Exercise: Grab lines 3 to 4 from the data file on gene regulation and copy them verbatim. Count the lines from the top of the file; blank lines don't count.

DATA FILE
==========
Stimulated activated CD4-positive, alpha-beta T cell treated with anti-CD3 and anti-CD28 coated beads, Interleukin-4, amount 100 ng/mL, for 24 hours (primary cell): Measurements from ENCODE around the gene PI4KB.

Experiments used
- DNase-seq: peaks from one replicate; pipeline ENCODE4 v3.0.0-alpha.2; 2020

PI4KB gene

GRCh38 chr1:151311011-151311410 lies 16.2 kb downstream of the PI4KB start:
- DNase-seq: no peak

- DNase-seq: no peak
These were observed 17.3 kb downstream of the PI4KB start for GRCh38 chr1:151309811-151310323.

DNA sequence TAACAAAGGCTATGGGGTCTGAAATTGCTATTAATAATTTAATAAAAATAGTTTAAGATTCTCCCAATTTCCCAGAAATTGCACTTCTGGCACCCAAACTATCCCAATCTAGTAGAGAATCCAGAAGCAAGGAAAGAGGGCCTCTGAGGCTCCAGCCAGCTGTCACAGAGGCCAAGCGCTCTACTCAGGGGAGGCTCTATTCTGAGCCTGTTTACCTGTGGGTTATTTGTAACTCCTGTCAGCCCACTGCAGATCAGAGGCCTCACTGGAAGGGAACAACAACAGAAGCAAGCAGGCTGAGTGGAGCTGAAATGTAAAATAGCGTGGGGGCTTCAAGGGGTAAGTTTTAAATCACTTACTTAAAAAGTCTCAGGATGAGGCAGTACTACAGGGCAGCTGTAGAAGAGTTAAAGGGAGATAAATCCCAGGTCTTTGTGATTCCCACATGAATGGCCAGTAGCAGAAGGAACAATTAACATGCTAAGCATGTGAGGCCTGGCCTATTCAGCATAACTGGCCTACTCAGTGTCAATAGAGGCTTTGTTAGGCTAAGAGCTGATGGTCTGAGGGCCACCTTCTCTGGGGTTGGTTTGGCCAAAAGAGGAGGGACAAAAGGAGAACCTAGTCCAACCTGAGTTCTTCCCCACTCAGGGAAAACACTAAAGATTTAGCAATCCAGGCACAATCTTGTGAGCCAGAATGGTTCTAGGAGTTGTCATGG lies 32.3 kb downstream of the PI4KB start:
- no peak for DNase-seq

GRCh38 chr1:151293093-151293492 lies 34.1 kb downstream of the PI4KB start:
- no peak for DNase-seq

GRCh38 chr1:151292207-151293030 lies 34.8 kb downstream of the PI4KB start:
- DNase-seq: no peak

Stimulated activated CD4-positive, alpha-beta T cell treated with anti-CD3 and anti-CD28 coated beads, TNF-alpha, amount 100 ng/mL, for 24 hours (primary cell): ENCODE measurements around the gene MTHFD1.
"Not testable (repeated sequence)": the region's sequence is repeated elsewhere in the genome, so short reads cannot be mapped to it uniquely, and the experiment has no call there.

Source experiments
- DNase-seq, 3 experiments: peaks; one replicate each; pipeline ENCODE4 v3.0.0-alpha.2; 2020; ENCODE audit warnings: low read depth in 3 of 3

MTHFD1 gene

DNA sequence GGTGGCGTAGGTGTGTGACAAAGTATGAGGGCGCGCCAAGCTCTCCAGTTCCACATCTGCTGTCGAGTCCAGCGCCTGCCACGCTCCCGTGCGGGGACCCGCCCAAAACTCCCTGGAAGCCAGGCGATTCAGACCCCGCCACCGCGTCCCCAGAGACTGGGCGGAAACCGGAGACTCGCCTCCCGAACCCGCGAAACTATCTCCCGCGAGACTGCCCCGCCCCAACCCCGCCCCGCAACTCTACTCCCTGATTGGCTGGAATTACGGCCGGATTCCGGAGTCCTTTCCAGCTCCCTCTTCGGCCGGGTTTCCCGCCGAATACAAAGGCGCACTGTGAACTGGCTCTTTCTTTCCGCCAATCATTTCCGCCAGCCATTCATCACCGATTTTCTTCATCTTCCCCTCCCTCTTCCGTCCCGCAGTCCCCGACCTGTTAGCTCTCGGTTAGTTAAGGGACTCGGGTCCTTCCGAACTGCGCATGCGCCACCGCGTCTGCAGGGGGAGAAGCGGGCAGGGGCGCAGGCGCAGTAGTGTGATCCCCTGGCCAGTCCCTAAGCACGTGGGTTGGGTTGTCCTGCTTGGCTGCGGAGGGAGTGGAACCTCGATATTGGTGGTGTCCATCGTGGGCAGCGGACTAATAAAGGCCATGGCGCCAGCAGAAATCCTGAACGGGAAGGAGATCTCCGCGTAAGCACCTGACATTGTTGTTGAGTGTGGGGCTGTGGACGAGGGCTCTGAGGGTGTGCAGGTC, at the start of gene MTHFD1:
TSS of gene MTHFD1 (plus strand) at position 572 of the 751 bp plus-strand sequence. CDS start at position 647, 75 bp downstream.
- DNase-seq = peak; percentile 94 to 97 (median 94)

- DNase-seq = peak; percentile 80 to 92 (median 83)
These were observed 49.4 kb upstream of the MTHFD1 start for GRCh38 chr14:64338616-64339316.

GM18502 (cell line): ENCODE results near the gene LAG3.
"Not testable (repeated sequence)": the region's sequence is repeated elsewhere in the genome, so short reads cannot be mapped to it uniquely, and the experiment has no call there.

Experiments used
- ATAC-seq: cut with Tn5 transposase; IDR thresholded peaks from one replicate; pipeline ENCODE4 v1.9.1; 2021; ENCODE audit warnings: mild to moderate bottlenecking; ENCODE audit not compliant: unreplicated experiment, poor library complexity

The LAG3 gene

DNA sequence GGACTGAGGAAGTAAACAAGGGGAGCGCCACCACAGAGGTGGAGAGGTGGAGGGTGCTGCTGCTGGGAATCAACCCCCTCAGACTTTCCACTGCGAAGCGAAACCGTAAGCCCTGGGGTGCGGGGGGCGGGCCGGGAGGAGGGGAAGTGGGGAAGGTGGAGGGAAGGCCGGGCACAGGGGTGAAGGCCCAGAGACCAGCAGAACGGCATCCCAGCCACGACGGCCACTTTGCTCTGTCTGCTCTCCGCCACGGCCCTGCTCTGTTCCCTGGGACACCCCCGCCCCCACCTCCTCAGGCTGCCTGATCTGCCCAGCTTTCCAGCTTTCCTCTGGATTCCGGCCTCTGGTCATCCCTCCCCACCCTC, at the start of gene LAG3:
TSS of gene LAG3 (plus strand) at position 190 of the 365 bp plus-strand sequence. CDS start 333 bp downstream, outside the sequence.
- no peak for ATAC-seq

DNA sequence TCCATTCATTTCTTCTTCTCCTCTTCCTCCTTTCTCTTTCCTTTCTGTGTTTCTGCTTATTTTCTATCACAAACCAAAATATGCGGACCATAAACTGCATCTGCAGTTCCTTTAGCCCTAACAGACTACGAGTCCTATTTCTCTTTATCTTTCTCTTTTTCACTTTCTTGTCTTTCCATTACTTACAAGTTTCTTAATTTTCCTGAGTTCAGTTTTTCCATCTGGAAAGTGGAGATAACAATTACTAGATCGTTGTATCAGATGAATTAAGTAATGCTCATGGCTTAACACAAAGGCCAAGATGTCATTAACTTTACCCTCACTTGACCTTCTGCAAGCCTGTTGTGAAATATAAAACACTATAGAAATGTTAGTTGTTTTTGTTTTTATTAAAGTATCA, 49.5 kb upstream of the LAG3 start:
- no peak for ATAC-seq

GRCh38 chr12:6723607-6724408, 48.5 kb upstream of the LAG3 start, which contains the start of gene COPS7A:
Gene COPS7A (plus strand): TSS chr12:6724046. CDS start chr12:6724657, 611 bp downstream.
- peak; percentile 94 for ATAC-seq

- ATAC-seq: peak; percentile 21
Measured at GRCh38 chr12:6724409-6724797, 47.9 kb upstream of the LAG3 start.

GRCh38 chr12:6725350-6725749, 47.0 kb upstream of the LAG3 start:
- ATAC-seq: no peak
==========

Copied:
- DNase-seq: peaks from one replicate; pipeline ENCODE4 v3.0.0-alpha.2; 2020

PI4KB gene